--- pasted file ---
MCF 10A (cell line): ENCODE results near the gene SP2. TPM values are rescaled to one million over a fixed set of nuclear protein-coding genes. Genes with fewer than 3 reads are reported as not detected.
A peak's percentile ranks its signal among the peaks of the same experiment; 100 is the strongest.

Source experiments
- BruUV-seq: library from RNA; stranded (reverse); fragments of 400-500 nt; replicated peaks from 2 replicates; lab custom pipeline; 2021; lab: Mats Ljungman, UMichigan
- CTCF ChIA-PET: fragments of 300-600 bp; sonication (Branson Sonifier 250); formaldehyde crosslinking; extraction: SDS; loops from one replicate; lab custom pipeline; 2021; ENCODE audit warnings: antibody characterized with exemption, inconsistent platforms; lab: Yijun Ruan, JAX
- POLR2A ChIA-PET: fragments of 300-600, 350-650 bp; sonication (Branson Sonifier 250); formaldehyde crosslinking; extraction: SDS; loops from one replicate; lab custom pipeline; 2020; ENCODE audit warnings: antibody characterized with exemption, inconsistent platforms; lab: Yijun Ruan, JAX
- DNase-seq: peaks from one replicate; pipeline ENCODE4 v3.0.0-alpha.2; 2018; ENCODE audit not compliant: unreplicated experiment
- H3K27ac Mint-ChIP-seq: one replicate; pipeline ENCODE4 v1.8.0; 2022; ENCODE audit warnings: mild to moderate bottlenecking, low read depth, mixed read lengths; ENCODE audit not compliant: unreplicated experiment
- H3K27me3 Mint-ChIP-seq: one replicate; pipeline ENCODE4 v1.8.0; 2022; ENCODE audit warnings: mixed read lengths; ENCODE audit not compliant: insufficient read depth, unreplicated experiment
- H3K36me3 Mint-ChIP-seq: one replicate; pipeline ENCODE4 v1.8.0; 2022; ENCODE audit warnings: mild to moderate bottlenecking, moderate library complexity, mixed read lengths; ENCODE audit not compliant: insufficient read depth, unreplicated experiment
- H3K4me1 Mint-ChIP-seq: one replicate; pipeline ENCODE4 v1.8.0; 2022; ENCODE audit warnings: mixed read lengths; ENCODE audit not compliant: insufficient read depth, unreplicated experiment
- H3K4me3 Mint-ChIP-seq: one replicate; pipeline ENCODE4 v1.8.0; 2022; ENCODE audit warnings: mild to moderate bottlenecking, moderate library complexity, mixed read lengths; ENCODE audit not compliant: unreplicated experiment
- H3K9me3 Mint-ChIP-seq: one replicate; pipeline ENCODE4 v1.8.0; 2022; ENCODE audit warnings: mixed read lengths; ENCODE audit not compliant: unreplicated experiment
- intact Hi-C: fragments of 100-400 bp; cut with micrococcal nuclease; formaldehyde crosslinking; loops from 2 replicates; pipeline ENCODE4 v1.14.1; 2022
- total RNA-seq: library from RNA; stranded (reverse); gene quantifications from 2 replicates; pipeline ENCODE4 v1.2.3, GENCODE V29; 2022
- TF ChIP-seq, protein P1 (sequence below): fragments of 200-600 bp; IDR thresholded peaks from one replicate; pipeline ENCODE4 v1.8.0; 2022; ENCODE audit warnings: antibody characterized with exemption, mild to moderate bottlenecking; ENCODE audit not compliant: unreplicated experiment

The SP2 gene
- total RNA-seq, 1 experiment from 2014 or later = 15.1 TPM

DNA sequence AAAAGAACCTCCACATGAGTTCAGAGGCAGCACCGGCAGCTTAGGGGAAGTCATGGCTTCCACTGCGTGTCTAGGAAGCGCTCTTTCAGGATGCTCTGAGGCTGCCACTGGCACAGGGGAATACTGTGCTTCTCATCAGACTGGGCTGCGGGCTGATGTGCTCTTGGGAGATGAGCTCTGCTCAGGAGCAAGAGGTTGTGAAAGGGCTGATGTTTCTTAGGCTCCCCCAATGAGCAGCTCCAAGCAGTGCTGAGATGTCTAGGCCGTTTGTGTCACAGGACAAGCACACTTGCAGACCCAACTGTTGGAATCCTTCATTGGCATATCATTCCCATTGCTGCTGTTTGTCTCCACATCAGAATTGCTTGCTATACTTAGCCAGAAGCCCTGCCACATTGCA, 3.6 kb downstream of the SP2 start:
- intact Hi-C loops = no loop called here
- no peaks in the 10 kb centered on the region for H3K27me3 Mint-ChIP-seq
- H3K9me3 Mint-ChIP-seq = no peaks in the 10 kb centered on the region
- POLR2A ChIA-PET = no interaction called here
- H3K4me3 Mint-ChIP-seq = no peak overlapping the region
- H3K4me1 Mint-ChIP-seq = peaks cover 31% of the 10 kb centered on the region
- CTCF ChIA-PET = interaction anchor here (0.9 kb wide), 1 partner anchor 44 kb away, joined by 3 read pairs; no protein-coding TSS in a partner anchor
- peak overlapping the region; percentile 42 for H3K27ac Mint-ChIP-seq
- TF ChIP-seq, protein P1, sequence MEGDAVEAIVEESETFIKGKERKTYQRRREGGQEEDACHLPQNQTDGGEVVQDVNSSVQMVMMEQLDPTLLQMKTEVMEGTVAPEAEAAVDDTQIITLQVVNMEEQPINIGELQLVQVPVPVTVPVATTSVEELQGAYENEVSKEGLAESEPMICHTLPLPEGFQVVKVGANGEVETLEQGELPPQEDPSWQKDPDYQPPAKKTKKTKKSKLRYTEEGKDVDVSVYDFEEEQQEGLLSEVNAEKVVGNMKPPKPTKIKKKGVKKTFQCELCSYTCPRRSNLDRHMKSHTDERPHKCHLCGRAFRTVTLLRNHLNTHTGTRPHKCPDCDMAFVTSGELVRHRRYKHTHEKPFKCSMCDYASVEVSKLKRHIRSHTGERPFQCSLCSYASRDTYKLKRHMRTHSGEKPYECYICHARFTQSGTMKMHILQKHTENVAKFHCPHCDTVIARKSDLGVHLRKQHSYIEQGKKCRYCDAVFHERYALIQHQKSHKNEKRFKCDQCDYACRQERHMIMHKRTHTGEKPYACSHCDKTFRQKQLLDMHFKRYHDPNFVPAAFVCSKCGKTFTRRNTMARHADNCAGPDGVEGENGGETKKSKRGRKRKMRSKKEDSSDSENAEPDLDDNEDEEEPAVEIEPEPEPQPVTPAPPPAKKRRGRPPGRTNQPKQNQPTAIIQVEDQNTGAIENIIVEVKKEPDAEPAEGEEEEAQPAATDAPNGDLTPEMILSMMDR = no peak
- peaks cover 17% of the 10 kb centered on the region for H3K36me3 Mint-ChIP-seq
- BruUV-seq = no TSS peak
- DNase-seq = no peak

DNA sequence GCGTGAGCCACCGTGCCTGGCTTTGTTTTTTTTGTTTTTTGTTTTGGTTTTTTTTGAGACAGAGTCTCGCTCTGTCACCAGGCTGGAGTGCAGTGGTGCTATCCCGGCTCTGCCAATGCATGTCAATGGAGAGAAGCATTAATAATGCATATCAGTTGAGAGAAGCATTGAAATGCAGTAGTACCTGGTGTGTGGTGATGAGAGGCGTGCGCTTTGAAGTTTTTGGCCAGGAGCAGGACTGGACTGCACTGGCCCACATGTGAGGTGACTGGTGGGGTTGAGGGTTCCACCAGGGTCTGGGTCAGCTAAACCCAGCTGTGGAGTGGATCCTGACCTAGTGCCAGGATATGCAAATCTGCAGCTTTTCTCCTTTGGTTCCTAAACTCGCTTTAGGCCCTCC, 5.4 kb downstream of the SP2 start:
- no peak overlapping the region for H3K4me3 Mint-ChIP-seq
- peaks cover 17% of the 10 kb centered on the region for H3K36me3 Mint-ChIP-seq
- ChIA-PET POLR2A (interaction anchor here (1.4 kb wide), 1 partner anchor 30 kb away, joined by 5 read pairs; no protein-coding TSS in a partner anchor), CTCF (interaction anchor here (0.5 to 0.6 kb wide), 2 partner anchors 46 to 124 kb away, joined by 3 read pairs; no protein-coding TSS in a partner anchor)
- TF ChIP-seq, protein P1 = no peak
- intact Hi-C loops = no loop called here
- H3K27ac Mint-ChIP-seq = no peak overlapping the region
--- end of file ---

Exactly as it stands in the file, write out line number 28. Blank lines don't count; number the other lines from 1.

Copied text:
- TF ChIP-seq, protein P1, sequence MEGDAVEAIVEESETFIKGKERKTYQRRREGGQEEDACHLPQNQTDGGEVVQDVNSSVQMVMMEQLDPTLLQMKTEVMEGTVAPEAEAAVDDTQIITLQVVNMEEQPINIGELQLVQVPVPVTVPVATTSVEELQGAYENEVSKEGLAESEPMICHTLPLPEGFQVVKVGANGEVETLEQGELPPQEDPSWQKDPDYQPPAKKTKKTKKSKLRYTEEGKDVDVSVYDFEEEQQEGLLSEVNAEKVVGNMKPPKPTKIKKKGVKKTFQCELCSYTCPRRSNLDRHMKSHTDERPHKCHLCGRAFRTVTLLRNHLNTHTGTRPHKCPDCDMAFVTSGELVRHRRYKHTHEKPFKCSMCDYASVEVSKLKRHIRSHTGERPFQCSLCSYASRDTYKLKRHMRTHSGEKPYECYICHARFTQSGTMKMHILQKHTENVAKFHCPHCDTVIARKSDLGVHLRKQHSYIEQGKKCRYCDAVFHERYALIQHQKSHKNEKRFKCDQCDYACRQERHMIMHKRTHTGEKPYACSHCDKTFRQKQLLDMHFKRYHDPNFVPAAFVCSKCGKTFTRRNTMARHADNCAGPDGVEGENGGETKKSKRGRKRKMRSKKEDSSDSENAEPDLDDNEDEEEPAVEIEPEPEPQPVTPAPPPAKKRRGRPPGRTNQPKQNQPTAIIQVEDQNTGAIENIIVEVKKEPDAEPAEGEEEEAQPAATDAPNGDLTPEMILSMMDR = no peak